, Volume 173, Issue 2, pp 557–568 | Cite as

Arrival order among native plant functional groups does not affect invasibility of constructed dune communities

  • T. J. Mason
  • K. French
  • D. Jolley
Community ecology - Original research


Different arrival order scenarios of native functional groups to a site may influence both resource use during development and final community structure. Arrival order may then indirectly influence community resistance to invasion. We present a mesocosm experiment of constructed coastal dune communities that monitored biotic and abiotic responses to different arrival orders of native functional groups. Constructed communities were compared with unplanted mesocosms. We then simulated a single invasion event by bitou (Chrysanthemoides monilifera ssp. rotundata), a dominant exotic shrub of coastal communities. We evaluated the hypothesis that plantings with simultaneous representation of grass, herb and shrub functional groups at the beginning of the experiment would more completely sequester resources and limit invasion than staggered plantings. Staggered plantings in turn would offer greater resource use and invasion resistance than unplanted mesocosms. Contrary to our expectations, there were few effects of arrival order on abiotic variables for the duration of the experiment and arrival order was unimportant in final community invasibility. All planted mesocosms supported significantly more invader germinants and significantly less invader abundance than unplanted mesocosms. Native functional group plantings may have a nurse effect during the invader germination and establishment phase and a competitive function during the invader juvenile and adult phase. Arrival order per se did not affect resource use and community invasibility in our mesocosm experiment. While grass, herb and shrub functional group plantings will not prevent invasion success in restored communities, they may limit final invader biomass.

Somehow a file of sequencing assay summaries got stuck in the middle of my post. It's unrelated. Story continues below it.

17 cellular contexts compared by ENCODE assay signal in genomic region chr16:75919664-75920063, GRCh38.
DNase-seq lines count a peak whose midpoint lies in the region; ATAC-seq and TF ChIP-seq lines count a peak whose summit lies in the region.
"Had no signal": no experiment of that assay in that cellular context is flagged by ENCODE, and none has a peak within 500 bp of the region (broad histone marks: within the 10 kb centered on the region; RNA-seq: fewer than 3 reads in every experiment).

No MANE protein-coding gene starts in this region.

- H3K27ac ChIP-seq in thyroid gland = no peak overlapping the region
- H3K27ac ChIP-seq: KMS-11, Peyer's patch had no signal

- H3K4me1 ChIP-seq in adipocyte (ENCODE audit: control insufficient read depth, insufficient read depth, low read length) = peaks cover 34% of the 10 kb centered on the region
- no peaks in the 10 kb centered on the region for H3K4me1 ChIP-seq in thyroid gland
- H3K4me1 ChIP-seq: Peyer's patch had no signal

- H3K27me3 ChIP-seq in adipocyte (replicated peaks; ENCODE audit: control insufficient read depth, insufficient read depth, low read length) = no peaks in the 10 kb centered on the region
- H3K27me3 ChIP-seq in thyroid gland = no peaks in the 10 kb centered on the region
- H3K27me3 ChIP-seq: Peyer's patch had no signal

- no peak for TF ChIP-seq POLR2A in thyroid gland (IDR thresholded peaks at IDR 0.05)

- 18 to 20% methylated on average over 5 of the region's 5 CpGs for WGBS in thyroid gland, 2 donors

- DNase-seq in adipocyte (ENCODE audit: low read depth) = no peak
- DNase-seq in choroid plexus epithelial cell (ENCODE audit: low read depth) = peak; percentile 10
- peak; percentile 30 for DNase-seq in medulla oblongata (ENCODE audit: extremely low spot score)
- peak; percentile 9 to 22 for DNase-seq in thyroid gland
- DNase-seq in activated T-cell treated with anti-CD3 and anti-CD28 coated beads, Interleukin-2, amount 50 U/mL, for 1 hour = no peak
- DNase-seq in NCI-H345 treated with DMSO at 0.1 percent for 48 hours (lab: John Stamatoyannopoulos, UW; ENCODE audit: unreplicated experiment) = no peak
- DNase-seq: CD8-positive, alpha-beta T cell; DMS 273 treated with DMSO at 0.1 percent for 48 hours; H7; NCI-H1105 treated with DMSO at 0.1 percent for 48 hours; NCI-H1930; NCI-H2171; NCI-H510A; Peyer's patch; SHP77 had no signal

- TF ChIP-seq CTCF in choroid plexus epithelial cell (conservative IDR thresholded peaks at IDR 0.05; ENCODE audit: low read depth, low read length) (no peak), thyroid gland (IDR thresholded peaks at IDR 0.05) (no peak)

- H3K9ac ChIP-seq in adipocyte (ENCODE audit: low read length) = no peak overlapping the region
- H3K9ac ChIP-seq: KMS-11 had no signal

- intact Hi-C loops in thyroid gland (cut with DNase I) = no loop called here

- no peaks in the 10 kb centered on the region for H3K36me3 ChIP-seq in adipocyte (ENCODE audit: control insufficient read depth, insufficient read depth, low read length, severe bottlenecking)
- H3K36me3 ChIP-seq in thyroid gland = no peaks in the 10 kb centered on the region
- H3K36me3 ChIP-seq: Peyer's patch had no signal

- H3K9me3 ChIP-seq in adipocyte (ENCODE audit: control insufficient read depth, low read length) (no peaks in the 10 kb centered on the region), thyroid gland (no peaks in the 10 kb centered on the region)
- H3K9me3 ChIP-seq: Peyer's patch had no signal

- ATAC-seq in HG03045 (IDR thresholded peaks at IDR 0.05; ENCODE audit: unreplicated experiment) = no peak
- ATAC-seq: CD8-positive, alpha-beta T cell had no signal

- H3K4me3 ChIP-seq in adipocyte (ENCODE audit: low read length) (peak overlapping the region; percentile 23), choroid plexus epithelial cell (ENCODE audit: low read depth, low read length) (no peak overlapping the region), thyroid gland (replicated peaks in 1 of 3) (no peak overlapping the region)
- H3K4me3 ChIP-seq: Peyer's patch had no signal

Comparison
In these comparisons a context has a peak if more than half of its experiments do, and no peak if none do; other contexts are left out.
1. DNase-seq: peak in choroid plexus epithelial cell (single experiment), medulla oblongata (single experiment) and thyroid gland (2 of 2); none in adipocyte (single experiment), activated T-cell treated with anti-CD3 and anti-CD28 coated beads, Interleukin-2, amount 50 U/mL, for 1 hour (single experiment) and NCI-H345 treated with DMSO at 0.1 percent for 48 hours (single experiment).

Historical contingency Priority effect Exotic Community structure Mesocosm 



We thank Natalie Sullivan, Eva Watts, James Wallace, Brendon Neilly, Ben Jenner, Jamin Hudson, Emilie-Jane Ens, Corrine De Mestre, Russell McWilliam, Meron Oxley and Ben Gooden for assistance with set up, monitoring and processing the mesocosm experiment, Mohammad Almoiqli for assistance with ICP-AES analyses, Marijka Batterham for statistical advice and Brian Jones and Brent Peterson for assistance with soil coring. The manuscript was greatly improved by comments from two anonymous reviewers and the editorial team at Oecologia. Financial support for the research was provided by Land and Water Australia and NSW Environmental Trust. The experiments comply with current Australian laws.

Supplementary material

442_2013_2628_MOESM1_ESM.docx (14 kb)
Supplementary material 1 (DOCX 13 kb)


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Copyright information

© Springer-Verlag Berlin Heidelberg 2013

Authors and Affiliations

  1. 1.Institute for Conservation Biology and Environmental Management, School of Biological SciencesUniversity of WollongongWollongongAustralia
  2. 2.School of ChemistryUniversity of WollongongWollongongAustralia
  3. 3.School of Biological, Earth and Environmental SciencesUniversity of New South WalesSydneyAustralia

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